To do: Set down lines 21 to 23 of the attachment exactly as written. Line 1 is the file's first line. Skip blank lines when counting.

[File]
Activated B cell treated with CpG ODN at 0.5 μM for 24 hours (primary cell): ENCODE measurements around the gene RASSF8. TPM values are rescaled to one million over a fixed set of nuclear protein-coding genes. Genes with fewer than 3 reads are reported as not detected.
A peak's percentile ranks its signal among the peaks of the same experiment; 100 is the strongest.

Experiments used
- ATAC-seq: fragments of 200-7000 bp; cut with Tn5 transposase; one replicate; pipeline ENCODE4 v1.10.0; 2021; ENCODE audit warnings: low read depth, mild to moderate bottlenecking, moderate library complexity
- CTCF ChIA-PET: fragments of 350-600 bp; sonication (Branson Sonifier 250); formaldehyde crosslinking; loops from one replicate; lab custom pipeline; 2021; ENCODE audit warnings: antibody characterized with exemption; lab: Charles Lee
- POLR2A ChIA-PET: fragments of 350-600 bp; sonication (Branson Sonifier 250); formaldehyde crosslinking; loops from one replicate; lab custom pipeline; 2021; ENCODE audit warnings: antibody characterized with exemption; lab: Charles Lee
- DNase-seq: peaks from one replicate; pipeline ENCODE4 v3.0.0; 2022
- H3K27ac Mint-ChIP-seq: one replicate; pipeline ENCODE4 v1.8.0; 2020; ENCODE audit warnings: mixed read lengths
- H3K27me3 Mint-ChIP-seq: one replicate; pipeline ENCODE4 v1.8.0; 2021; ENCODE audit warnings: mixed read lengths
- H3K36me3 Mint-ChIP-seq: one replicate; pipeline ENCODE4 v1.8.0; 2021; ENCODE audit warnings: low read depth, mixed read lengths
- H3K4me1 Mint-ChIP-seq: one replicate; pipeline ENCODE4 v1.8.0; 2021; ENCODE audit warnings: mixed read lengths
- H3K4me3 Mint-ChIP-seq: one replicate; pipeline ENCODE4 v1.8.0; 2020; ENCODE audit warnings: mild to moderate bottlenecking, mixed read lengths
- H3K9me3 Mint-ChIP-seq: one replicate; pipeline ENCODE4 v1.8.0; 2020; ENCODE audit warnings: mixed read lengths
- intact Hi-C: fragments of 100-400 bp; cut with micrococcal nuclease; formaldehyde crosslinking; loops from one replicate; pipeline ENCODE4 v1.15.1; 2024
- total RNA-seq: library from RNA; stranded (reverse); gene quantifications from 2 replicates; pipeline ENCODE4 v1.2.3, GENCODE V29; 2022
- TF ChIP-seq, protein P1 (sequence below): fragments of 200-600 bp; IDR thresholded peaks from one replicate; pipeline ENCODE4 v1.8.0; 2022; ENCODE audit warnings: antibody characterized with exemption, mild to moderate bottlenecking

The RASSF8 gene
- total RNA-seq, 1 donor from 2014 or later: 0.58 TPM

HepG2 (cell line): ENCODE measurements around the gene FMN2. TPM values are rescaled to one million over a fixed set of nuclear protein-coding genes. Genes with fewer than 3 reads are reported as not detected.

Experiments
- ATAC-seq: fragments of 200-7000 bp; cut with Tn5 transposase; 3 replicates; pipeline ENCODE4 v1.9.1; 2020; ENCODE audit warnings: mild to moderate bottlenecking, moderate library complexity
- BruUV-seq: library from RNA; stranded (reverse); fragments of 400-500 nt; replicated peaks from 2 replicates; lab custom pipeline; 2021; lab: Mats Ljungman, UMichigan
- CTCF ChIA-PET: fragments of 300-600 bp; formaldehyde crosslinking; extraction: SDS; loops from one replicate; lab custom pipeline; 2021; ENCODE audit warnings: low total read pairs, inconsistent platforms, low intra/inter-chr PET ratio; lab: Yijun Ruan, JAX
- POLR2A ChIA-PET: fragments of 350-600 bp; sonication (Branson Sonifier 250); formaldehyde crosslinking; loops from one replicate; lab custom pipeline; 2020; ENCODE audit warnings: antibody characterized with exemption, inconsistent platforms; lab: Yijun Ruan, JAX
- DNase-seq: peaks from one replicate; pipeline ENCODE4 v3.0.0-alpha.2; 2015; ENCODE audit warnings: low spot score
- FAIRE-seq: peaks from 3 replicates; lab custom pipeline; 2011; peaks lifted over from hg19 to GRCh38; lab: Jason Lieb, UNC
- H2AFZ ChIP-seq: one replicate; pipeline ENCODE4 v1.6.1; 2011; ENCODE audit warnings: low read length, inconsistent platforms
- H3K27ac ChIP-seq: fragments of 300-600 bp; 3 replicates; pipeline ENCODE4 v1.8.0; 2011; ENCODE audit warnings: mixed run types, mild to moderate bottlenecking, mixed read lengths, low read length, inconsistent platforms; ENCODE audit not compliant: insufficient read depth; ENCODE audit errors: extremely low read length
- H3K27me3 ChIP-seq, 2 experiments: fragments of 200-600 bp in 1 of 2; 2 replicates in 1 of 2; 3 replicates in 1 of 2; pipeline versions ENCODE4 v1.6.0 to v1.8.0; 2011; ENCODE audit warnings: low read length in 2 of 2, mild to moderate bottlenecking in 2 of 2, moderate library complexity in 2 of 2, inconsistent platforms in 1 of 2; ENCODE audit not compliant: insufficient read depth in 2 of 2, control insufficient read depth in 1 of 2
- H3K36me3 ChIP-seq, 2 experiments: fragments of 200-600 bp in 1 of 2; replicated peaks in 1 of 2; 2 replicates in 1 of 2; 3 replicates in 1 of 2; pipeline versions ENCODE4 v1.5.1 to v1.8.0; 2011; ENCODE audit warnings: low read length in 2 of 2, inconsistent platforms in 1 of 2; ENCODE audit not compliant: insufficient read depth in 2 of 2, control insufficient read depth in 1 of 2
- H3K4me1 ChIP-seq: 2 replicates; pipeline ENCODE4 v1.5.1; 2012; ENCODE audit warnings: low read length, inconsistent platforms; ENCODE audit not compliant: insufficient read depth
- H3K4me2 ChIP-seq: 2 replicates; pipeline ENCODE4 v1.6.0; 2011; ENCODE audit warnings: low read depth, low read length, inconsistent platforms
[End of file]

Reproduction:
- ATAC-seq: fragments of 200-7000 bp; cut with Tn5 transposase; 3 replicates; pipeline ENCODE4 v1.9.1; 2020; ENCODE audit warnings: mild to moderate bottlenecking, moderate library complexity
- BruUV-seq: library from RNA; stranded (reverse); fragments of 400-500 nt; replicated peaks from 2 replicates; lab custom pipeline; 2021; lab: Mats Ljungman, UMichigan
- CTCF ChIA-PET: fragments of 300-600 bp; formaldehyde crosslinking; extraction: SDS; loops from one replicate; lab custom pipeline; 2021; ENCODE audit warnings: low total read pairs, inconsistent platforms, low intra/inter-chr PET ratio; lab: Yijun Ruan, JAX